As we all might have already suspected, the largest, constantly replaceable segment of the population is composed of the elderly. Even so, modern medicine tends to ignore old people, or simply not to focus as much on them. And that is a shame because our elderly deserve just as much attention in the field of medical development as anyone else.
While new therapies are constantly being developed, that would also help them, others simply tend to ignore their existence. This is why we’ve only figured out after decades that hip replacements might require just home therapy, without any of the expensive outpatient physical therapy.
The elderly and hip replacements
Hip replacements, despite not being routine, are still quite a common procedure among the elderly. Most hip replacements generally occur while the patient is between 50 and years old, and they come as the result of painful damage caused by either a fracture or arthritis. Some old people with a sense of humor that go through the procedure jokingly refer to themselves as hipsters.
After the surgery, most patients are recommended to start outpatient physical therapy. Although useful, it turns out that this therapy is unnecessary, as the people that go through it can get the same results if they perform physical exercises at home.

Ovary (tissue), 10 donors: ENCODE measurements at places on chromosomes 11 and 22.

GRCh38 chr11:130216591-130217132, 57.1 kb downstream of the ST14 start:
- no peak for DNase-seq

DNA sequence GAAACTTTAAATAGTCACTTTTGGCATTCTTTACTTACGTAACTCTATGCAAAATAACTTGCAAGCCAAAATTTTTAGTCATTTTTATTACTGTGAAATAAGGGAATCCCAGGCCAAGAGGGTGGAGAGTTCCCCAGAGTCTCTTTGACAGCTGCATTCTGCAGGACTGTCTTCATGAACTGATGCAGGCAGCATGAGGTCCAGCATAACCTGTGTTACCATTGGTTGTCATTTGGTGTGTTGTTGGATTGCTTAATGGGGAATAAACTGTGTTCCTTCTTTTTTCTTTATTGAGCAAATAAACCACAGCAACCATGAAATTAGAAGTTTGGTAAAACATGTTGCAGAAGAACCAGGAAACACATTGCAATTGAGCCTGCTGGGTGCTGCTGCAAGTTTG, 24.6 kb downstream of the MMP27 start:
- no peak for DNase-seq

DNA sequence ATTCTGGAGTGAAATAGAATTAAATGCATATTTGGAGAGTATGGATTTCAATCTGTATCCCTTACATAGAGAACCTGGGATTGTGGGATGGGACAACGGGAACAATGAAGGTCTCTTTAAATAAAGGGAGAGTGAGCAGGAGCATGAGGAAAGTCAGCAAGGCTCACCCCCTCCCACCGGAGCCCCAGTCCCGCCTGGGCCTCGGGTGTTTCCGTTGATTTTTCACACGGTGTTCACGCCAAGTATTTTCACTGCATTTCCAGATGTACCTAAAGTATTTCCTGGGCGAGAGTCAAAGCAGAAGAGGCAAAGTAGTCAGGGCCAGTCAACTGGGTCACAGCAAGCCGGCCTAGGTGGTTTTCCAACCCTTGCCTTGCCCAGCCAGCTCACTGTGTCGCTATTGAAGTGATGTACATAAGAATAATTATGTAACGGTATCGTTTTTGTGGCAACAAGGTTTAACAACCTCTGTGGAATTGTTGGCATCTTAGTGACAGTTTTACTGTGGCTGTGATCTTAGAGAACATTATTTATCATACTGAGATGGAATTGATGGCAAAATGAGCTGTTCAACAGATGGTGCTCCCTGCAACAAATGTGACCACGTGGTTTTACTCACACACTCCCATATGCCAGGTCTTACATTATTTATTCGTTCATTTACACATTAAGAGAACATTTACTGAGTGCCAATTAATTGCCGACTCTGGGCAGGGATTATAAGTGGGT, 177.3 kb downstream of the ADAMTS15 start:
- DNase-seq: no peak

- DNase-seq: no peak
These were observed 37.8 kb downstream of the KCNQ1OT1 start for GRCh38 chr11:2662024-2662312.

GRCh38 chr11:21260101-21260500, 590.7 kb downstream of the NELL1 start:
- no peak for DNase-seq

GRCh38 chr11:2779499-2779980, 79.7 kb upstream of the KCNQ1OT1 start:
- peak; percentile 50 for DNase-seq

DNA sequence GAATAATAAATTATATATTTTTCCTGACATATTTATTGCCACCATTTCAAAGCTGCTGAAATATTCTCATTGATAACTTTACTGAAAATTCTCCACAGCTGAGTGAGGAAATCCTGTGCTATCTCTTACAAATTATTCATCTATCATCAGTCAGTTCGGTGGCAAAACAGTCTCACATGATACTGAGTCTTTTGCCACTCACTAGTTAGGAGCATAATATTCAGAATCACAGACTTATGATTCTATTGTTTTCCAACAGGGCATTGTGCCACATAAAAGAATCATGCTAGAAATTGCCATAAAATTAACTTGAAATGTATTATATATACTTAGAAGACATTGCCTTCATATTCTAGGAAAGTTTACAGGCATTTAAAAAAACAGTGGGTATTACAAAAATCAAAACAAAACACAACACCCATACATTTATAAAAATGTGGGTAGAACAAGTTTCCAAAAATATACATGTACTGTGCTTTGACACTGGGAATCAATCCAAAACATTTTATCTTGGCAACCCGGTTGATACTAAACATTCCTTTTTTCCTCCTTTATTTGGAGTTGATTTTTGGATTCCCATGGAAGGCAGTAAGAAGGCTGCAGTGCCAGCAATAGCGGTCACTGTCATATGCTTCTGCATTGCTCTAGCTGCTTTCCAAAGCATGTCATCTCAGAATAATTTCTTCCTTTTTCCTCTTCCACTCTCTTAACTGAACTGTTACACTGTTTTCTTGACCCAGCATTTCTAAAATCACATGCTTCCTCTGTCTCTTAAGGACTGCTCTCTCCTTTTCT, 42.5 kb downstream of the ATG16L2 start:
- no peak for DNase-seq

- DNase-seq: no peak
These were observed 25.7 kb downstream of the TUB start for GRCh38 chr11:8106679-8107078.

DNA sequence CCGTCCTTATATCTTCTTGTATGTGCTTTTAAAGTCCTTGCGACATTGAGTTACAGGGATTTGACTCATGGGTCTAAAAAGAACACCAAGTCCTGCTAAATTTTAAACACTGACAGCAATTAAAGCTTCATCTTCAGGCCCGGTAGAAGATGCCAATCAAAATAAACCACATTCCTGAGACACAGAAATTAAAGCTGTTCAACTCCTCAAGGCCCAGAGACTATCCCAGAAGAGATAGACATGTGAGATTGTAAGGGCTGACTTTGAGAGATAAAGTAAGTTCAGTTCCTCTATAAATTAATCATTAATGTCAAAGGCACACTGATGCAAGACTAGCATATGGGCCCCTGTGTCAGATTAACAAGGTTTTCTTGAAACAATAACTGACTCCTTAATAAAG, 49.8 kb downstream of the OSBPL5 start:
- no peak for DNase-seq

This is very important, as it helps patients save a lot of time and money. Generally, recovering hip replacement patients are recommended between 20 and 30 sessions of physical therapy, each session costing between $10 and $60, depending on the physical therapist.
Hips don’t lie
But a new study shows that all that money and time spent on the road is not really necessary. Patients get the same results whether they see a specialist about their therapy or if they just perform an easily accessible series of exercises at home.
In the study, the team of researchers looked at 77 hip replacement patients and divided them into two groups. One group underwent formal, outpatient physical therapy while the second did a series of prescribed exercises on their own.
The patients’ progress was measured at one month, and then at six after the operation, with the researchers analyzing their usage of stairs, ability to walk, flex, sit painlessly, and other factors that rate mobility. The results were pretty much what the team expected.
As it turns out, there was absolutely no difference between the two groups. Both seemed to keep to their exercises and both groups ended up having the same level of recovery. Thanks to the study, more and more medical experts are considering recommending home therapy.
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